Queen Bee in a Cage

Two more nucs and a queen in her cage arrived at my house last night. I can’t install the nucs or do anything with the bees today due to high winds in the area. The new queen is intended for one of my hives may be queenless. If it isn’t queenless, I plan to requeen it anyway (squish the old queen and replace it with the new queen). I have a general idea of how to do that. My only concern is finding the old queen first. I’ve never been able to spot the queens in either of my hives. Can I introduce a new queen to a hive that already has a queen without “dispatching” the old queen first? Probably not. I’m not sure what I’ll do if I can’t find the old queen. Hopefully I’ll have the assistance of a local experienced beekeeper (I should say the local experienced beekeeper) to guide me through the process. Whatever happens, I’ll tell you about in a day or two. In the meantime, here’s a short video of the queen in her cage.

Updates will appear in the comments.

6 thoughts on “Queen Bee in a Cage

  1. I got a call from our local beekeeping expert. He’s coming by in the morning to help us requeen the hive.

    I also just happened to check on the queen in the cage. It wasn’t moving and the attendant bees looked half dead too. They must have got too cold. So I brought the cage into the bathroom, turned on the heat, placed the cage close to the heat and the bees and the queen came back to life.

    They’ll be spending the night in the bathroom with the door closed and the heat on a bit, enough to keep them warm.

    That was a close one.

  2. Uh-oh. It looks like I spoke to soon. I have the bees in a warm room now, and they seemed to come back to life for a few minutes. But they’re not looking too alive now. Hopefully the queen won’t be dead in the morning, but it’s not looking good.

    It’s too bad she had to spend two days stuck in a cage before I could put in a the new hive.

    I don’t think there’s anything simple and easy about beekeeping. It’s nice when things work out, but man, there are so many things that can go wrong… it’s crazy.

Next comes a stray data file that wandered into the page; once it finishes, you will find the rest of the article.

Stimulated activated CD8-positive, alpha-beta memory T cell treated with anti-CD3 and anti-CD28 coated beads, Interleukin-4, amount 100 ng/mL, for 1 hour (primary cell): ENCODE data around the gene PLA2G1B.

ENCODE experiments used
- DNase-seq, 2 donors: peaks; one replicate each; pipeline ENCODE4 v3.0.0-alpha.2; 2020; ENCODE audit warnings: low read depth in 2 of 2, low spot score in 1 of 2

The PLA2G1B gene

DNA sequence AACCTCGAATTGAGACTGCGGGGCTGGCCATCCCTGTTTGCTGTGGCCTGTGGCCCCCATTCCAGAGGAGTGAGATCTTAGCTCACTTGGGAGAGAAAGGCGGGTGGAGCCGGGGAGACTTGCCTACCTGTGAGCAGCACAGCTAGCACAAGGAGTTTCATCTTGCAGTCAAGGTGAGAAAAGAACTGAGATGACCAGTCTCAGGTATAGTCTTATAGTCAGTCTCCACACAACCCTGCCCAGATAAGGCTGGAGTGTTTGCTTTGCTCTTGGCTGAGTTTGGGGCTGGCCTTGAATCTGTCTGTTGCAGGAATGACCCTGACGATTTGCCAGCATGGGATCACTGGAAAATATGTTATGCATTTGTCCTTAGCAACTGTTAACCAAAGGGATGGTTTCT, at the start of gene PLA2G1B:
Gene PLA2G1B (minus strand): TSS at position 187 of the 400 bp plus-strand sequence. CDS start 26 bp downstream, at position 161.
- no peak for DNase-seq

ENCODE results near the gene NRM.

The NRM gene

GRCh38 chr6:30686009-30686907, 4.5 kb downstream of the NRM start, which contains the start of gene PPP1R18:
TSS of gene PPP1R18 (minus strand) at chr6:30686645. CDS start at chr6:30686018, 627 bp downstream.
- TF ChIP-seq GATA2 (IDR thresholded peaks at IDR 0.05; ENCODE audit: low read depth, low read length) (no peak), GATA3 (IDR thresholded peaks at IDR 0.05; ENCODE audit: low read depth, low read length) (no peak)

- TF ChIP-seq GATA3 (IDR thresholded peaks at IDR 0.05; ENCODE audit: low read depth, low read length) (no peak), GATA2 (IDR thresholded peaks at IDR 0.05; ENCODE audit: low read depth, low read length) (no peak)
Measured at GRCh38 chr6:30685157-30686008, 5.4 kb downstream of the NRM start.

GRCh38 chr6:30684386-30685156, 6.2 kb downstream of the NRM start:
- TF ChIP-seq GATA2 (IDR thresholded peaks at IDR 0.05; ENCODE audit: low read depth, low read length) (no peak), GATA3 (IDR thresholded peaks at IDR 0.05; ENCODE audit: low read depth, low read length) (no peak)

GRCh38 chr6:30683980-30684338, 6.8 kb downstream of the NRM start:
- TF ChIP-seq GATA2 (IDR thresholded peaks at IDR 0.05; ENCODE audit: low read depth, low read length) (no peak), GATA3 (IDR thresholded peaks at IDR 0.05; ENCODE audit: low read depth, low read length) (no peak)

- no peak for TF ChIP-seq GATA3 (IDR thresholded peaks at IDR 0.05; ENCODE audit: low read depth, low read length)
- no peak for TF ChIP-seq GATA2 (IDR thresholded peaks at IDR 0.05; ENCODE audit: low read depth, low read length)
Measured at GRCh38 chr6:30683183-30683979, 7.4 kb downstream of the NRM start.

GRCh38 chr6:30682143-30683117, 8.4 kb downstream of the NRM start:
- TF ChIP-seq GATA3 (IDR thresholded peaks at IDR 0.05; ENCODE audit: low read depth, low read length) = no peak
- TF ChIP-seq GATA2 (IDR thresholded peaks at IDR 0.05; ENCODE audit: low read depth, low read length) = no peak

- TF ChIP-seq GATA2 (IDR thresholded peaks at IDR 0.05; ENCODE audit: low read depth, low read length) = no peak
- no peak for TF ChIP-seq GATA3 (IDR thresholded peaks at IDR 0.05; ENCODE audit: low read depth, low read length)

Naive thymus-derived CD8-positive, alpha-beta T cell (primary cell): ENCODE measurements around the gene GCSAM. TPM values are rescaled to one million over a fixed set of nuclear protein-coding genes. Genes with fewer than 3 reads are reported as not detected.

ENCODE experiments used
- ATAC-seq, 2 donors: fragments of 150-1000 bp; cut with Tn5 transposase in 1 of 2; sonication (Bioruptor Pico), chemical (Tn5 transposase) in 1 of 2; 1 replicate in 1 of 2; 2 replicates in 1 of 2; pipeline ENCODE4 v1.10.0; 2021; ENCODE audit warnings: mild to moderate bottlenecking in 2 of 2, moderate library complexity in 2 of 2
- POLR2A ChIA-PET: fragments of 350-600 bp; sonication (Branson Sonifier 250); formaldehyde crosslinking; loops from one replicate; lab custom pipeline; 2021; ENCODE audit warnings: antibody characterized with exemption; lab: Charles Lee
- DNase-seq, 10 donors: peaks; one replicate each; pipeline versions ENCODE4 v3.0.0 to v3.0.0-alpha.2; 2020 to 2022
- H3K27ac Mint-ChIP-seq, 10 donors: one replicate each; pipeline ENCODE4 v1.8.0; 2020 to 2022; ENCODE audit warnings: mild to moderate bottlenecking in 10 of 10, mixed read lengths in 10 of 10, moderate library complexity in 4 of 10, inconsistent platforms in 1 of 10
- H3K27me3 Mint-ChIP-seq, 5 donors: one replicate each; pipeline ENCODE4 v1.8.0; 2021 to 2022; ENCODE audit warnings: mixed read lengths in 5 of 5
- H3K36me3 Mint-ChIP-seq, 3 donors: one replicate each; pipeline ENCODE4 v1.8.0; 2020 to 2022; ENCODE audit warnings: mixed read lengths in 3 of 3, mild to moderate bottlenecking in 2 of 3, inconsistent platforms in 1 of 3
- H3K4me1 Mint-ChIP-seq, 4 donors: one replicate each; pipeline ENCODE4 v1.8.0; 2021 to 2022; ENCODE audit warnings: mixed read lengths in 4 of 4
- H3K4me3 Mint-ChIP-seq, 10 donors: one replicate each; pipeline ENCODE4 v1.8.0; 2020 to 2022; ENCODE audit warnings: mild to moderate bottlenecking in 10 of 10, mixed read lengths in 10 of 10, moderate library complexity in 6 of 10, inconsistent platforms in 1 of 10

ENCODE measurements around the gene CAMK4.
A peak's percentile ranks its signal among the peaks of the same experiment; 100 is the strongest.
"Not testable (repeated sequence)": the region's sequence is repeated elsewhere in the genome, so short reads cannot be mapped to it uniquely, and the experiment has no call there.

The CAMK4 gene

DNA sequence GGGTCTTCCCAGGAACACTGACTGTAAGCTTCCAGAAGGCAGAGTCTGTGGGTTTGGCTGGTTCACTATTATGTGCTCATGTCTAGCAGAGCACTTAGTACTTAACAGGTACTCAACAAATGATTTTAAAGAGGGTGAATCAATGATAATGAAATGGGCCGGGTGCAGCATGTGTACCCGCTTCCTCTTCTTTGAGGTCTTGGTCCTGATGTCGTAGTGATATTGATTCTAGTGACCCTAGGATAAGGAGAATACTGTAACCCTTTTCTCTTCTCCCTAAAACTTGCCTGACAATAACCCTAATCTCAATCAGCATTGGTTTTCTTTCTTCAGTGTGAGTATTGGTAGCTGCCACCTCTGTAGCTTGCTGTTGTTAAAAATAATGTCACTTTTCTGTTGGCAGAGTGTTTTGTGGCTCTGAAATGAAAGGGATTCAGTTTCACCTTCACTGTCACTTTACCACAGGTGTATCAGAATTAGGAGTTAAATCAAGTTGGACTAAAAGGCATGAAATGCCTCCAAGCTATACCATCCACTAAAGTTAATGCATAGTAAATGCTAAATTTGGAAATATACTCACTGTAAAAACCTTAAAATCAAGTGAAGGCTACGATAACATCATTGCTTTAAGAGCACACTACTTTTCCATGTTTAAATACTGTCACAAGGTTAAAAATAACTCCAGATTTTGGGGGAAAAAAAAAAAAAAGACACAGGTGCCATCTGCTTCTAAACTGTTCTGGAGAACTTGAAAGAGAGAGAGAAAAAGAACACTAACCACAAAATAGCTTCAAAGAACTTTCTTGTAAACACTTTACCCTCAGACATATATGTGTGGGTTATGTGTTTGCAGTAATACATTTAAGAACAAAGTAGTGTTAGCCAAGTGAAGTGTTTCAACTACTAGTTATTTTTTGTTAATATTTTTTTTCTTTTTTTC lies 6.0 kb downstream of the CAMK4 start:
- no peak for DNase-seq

3. Did you give them some water? Just spread a little on the screen with your finger. It can make a big difference.

    • Yup. I gave them some water off my finger. Maybe too much water.

      I just woke up and checked the cage. No deaths. {Sigh.} So far so good. They still don’t seem too active, but they’re alive. I suppose I’d get a little lethargic if I was stuck in a tiny cage for a few days too.

      Hopefully the queen can make it for another four hours.

      I didn’t know this, but I’m supposed to remove the attendant bees before I put her cage in the hive.

    • Thanks, Rusty. My local beekeeping expert (hereafter The A-Man) and the people who sold us the queen and nucs recommended removing the attendants. I’ve never heard of that before, but I didn’t question it. The A-Man is my master now, and if he says jump, I jump. But I did wonder about that too.

      We inspected only the top box of the hive, Hive #1, the mean one. It appears as if the top box is being used mostly for honey stores. A few open frames in the middle though. The queen was spotted by The A-Man on a middle frame right away. She was huge, but the bees in that hive have been mean lately and have often been a little pesky and unfriendly. So he squooshed her and that was enough. We didn’t inspect the bottom box. We sealed up the hive then. We’ll add the new queen later this afternoon. We have a chance of rain tomorrow, so we have to do it today.

      We did a full inspection of our second hive, and although it’s not over flowing with worker brood, we did spot the queen for the first time ever, which was thrilling, and The A-Man said we should have a honey super on it ASAP. So we added a honey super after the inspection and that’s it. Done deal.

      The A-Man suggested we use queen excluders. I’ve never been on board with that practice, but I may do what I’m told on that one too. We’ll see.

      We also installed our two new nucs. Easy peasy. It was like having a new set of kids and saying, “This time we’ll get it right.” It was a good feeling.

      No photos. No videos. It was all just for us today.

      We were pleased to hear from The A-Man that both of our hives will produce honey this year. He told us that the second we opened each hive. He was impressed. I asked him what was so impressive, and he pointed out the white comb near the top bars that, in his experience, indicates the bees are making honey and are already running out room for it. The foundationless situation may slow down the honey production a bit, but not completely. He thinks we’ll get plenty of honey. That was great to hear, but I’ll believe it when I see it.

      I still plan to migrate all the foundationless frames to a single hive, but we probably won’t mess with anything again for a while. No experiments. Nothing fancy. Stick with what works around here.

      I may post photos or a video later after we put the queen in.

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